During more than 13 years as an editor for American Farriers Journal, I wrote 56 “Shoeing For A Living” articles.
That meant a lot of farriers put up with me slowing them down with a lot of questions, a lot of camera flashes and just generally getting in their way. While they might have taken a certain amount of enjoyment in having their pictures and stories appear in a magazine, the biggest reason a lot of them tolerated me was to share what they’d learned with their fellow farriers.
Looking back over these years, here are pieces of advice offered by those farriers who were kind enough to share their days with me over the years. There are actually more than 56, as a few of these days involved more than one shoer.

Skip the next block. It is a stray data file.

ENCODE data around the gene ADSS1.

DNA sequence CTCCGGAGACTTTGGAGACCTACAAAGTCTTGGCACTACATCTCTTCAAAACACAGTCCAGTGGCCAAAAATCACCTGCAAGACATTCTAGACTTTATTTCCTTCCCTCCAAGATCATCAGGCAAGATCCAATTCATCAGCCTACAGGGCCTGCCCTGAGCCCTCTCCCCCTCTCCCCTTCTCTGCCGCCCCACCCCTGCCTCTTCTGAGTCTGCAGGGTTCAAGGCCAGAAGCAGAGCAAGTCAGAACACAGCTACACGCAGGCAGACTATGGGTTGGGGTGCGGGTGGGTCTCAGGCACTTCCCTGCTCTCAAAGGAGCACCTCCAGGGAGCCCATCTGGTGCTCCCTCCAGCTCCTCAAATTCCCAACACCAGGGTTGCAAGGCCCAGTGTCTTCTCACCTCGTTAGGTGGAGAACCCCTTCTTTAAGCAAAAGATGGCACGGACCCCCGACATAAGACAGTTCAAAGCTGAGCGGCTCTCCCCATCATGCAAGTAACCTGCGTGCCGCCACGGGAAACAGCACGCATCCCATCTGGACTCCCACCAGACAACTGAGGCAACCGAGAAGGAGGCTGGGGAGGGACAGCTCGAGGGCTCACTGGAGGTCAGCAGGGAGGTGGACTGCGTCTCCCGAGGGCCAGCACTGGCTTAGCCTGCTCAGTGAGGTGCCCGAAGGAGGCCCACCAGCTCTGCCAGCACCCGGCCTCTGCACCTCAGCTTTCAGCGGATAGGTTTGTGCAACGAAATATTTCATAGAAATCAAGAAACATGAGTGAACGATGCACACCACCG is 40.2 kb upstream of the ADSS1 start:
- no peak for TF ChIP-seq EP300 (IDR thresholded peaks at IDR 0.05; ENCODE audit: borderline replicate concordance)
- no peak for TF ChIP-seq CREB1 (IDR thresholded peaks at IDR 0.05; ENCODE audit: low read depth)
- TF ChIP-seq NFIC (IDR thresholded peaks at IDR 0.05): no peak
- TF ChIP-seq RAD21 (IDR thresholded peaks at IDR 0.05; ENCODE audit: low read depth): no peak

“Even if you’re not putting on shoes, there are bits of hoof, even a chip of hoof knife that could fly up into your eye. It only takes a split second. I always wear safety glasses, even just for pulling and trimming.”
— Monica Hoff, Green Bay, Wis.; March/April 2001
“I don’t think that the shoe should project beyond the point of the toe, although I do think the point of the toe should be supported. About the only time you’ll see me shoe beyond the point of the toe is if it’s to fix a horse that has a deep digital flexor tendon problem, a foot that they’ve done surgery…